Eyes Wide Shut is an enigma.
It’s not quite erotica, it’s not quite thriller. It hit theatres in July, but the story takes place at Christmas. Some characters appear one scene only to vanish the next. It’s uncanny and mesmerizing and, above all else, a masterpiece.
Adapted from Arthur Schnitzler’s Traumnovelle, the story follows a young couple navigating their marriage and infidelities in upper-class Manhattan. Bill Harford (Tom Cruise) is our protagonist, a budding doctor who sports suave suits, slicked-back hair, and an alluring smile. While at a party, supermodels cling to his arms, vying to take him where the rainbow ends.
Alice Harford (Nicole Kidman), a housewife, is soft-speaking and sensuous. She attracts men without raising a finger, dancing with a mysterious Hungarian hunk and nearly sleeping with him.
The Harfords know they’re hot stuff, but successfully uphold the sanctity of their marriage. Soon, that all changes.
One night, after attending a garish mansion party, Alice confesses something that leaves Bill spiraling. Something that compels him into New York’s underbelly, a nightmarish trip tinged with disappearing prostitutes, late-night costume shops, and that infamous scene. Let’s just say: you won’t forget it anytime soon.
Director Stanley Kubrick, a visual perfectionist, reels us into this psychosexual nightmare with cross-dissolves, soft lighting, and saturated colours. Cherry reds and neon blues permeate the city, a disorienting contrast against the night sky and the black party cloaks.
As Bill meanders through empty streets and never-ending corridors, the slow Steadicam narrows into its one-point perspective. We feel the events before we actually see them. Kubrick chips away at the depths of our subconscious, forcing us to confront the darkest aspects of human nature.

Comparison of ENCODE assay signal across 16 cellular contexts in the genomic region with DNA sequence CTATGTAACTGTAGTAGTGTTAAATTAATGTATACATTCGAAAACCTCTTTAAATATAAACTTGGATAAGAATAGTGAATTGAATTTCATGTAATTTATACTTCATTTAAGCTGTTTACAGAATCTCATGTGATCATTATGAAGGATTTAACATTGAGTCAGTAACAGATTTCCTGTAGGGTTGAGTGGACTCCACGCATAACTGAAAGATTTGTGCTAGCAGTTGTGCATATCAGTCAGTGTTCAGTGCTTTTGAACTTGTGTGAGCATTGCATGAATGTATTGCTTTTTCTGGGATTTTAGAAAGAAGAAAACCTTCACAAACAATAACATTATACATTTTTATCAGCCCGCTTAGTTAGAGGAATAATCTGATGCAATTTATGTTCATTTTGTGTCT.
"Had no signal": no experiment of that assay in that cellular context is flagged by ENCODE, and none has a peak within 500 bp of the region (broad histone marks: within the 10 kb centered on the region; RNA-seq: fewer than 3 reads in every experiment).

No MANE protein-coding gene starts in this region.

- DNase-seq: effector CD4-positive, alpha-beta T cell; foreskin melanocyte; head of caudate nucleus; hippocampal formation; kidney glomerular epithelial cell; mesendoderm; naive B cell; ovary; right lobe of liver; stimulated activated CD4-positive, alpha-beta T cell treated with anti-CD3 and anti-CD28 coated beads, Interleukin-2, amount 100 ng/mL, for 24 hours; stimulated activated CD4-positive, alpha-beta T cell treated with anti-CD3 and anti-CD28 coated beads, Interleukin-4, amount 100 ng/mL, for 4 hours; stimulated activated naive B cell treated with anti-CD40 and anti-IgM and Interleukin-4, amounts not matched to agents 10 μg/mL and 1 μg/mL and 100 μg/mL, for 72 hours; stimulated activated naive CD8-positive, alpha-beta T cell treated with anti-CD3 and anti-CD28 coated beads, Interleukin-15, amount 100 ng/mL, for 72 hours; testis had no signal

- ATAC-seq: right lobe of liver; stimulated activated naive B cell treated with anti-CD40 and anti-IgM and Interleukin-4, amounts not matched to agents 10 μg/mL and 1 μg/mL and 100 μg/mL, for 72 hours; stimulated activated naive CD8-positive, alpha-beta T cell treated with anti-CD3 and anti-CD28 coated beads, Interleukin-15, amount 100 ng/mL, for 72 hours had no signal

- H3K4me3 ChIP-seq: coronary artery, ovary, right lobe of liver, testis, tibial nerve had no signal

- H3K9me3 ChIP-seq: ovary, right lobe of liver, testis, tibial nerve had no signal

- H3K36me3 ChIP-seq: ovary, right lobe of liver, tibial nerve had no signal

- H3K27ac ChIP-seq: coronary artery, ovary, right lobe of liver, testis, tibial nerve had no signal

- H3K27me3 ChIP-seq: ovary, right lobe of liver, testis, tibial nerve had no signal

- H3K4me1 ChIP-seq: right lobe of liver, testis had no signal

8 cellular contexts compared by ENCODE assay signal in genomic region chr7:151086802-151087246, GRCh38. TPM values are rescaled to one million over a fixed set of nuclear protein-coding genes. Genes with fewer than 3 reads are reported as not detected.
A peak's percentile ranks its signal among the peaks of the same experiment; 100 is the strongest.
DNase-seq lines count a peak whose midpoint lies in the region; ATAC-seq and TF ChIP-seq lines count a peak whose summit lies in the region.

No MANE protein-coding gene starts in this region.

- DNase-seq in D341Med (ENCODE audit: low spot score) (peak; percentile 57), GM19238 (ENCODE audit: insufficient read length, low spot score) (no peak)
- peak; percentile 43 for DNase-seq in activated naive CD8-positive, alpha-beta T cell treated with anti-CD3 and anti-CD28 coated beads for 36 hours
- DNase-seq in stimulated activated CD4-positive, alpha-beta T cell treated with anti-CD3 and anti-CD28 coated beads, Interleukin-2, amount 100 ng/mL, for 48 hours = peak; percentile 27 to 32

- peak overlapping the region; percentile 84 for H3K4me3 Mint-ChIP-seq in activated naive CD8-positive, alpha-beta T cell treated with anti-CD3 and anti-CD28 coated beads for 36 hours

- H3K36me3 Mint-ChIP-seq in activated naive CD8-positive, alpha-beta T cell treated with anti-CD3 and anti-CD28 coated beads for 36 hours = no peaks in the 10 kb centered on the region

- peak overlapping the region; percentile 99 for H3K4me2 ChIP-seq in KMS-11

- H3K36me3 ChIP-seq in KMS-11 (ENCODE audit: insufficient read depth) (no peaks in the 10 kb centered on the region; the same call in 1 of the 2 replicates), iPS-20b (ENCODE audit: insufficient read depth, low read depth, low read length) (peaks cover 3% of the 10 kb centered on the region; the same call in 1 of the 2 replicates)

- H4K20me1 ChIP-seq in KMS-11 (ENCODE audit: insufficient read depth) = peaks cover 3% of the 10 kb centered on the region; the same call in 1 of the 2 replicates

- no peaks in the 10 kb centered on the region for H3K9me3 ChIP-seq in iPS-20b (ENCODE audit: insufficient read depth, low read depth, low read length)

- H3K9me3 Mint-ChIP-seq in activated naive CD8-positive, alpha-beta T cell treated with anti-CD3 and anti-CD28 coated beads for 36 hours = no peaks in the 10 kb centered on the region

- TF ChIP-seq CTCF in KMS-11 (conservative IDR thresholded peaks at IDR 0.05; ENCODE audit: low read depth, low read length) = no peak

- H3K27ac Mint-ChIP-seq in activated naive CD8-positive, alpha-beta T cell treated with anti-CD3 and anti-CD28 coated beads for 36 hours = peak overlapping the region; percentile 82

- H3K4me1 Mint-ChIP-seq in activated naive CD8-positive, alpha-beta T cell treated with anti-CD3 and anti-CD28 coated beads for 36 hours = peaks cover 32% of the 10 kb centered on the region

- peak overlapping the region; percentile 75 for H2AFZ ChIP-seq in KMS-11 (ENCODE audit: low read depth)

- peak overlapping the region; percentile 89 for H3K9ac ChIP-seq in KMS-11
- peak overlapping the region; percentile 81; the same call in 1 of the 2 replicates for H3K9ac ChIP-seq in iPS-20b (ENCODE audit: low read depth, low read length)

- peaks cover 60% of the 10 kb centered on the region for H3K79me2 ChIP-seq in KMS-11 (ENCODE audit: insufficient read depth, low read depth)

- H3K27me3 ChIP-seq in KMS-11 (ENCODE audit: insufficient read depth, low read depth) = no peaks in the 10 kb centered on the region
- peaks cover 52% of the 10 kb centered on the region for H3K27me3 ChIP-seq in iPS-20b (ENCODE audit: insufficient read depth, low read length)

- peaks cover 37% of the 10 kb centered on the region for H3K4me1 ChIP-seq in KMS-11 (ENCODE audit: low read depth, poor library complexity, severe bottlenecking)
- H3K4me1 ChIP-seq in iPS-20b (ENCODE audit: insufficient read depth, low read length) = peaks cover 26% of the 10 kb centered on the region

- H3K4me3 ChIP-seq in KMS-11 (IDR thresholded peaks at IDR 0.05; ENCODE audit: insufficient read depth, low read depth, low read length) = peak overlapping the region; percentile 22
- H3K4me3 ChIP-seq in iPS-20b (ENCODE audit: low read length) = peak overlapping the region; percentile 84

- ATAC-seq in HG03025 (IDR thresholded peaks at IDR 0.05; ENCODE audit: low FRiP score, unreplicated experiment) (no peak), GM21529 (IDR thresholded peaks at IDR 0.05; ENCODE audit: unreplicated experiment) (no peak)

While Kubrick hypnotizes us visually, the score seeps beneath our skin. Romanian church music plays backwards, giving way to foreboding drumbeats and unsettling sitar. After Bill sees something he shouldn’t, the room goes quiet. He tries to leave, but he’s trapped inside and so are we. When all is silent, and we least expect it, the staccato piano strikes. Each note hits higher and higher. Quicker and quicker. Matching our heartbeat.
Buried beneath its shocking visuals and score, Eyes Wide Shut is a film about conspiracies and cover-ups. It’s about the depravities of the wealthy elite, an exposé of what happens when Jeffrey Epstein walks free. It’s also about infidelity, female sexuality, emasculation, cult leaders in red cloaks, Christmas, and the dangers of staying out past our bedtime. All these themes are both timeless and timely.
In 1999, Eyes Wide Shut released during the height of Y2K hysteria. It was a strange time, rampant with conspiracy theorists prepared for impending global collapse. Some built bunkers while others bought flamethrowers. It was a shining example of our proclivity to both fear and fascinate over the unknown. And, like Kubrick’s nightmarish masterpiece, we just can’t keep our eyes shut.